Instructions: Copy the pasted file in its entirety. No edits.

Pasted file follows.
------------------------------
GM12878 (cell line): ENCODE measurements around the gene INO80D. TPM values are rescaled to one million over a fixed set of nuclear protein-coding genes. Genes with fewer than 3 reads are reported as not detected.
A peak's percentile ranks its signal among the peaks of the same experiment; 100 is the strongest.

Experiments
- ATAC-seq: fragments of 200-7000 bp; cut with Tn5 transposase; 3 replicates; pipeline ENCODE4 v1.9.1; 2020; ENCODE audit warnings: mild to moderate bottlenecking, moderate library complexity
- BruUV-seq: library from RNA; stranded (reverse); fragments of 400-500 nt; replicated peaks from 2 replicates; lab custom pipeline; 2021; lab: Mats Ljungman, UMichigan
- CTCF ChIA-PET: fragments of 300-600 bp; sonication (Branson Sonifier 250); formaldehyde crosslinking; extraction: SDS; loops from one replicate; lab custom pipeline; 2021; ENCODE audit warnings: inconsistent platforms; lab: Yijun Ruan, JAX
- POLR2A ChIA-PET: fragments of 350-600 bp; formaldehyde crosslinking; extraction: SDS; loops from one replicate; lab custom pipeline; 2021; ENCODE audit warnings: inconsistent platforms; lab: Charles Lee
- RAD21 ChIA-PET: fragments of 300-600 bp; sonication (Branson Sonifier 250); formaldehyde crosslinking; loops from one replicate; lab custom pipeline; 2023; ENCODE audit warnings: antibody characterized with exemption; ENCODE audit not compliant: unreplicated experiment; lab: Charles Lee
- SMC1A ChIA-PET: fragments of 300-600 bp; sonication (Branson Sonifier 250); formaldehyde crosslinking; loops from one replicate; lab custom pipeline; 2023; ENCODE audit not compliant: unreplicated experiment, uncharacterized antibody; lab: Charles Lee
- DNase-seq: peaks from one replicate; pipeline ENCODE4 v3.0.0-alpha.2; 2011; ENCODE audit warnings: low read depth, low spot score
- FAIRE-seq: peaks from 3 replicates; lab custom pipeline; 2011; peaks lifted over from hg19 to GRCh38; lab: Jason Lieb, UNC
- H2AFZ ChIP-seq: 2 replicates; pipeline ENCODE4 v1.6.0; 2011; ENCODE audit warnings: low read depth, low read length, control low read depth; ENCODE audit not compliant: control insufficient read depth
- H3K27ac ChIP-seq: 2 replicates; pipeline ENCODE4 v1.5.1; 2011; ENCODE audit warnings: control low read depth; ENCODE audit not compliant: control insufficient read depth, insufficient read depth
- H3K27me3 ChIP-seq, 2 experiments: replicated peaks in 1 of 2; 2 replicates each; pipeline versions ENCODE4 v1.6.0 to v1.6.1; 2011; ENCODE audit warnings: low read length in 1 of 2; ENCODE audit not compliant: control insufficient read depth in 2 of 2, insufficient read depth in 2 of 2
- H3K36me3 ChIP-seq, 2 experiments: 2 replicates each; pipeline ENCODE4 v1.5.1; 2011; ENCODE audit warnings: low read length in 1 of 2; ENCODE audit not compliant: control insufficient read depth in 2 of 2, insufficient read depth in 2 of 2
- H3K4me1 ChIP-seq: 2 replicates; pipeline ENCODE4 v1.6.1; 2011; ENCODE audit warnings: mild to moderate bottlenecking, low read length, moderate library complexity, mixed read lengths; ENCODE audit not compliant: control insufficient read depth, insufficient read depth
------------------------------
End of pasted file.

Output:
GM12878 (cell line): ENCODE measurements around the gene INO80D. TPM values are rescaled to one million over a fixed set of nuclear protein-coding genes. Genes with fewer than 3 reads are reported as not detected.
A peak's percentile ranks its signal among the peaks of the same experiment; 100 is the strongest.

Experiments
- ATAC-seq: fragments of 200-7000 bp; cut with Tn5 transposase; 3 replicates; pipeline ENCODE4 v1.9.1; 2020; ENCODE audit warnings: mild to moderate bottlenecking, moderate library complexity
- BruUV-seq: library from RNA; stranded (reverse); fragments of 400-500 nt; replicated peaks from 2 replicates; lab custom pipeline; 2021; lab: Mats Ljungman, UMichigan
- CTCF ChIA-PET: fragments of 300-600 bp; sonication (Branson Sonifier 250); formaldehyde crosslinking; extraction: SDS; loops from one replicate; lab custom pipeline; 2021; ENCODE audit warnings: inconsistent platforms; lab: Yijun Ruan, JAX
- POLR2A ChIA-PET: fragments of 350-600 bp; formaldehyde crosslinking; extraction: SDS; loops from one replicate; lab custom pipeline; 2021; ENCODE audit warnings: inconsistent platforms; lab: Charles Lee
- RAD21 ChIA-PET: fragments of 300-600 bp; sonication (Branson Sonifier 250); formaldehyde crosslinking; loops from one replicate; lab custom pipeline; 2023; ENCODE audit warnings: antibody characterized with exemption; ENCODE audit not compliant: unreplicated experiment; lab: Charles Lee
- SMC1A ChIA-PET: fragments of 300-600 bp; sonication (Branson Sonifier 250); formaldehyde crosslinking; loops from one replicate; lab custom pipeline; 2023; ENCODE audit not compliant: unreplicated experiment, uncharacterized antibody; lab: Charles Lee
- DNase-seq: peaks from one replicate; pipeline ENCODE4 v3.0.0-alpha.2; 2011; ENCODE audit warnings: low read depth, low spot score
- FAIRE-seq: peaks from 3 replicates; lab custom pipeline; 2011; peaks lifted over from hg19 to GRCh38; lab: Jason Lieb, UNC
- H2AFZ ChIP-seq: 2 replicates; pipeline ENCODE4 v1.6.0; 2011; ENCODE audit warnings: low read depth, low read length, control low read depth; ENCODE audit not compliant: control insufficient read depth
- H3K27ac ChIP-seq: 2 replicates; pipeline ENCODE4 v1.5.1; 2011; ENCODE audit warnings: control low read depth; ENCODE audit not compliant: control insufficient read depth, insufficient read depth
- H3K27me3 ChIP-seq, 2 experiments: replicated peaks in 1 of 2; 2 replicates each; pipeline versions ENCODE4 v1.6.0 to v1.6.1; 2011; ENCODE audit warnings: low read length in 1 of 2; ENCODE audit not compliant: control insufficient read depth in 2 of 2, insufficient read depth in 2 of 2
- H3K36me3 ChIP-seq, 2 experiments: 2 replicates each; pipeline ENCODE4 v1.5.1; 2011; ENCODE audit warnings: low read length in 1 of 2; ENCODE audit not compliant: control insufficient read depth in 2 of 2, insufficient read depth in 2 of 2
- H3K4me1 ChIP-seq: 2 replicates; pipeline ENCODE4 v1.6.1; 2011; ENCODE audit warnings: mild to moderate bottlenecking, low read length, moderate library complexity, mixed read lengths; ENCODE audit not compliant: control insufficient read depth, insufficient read depth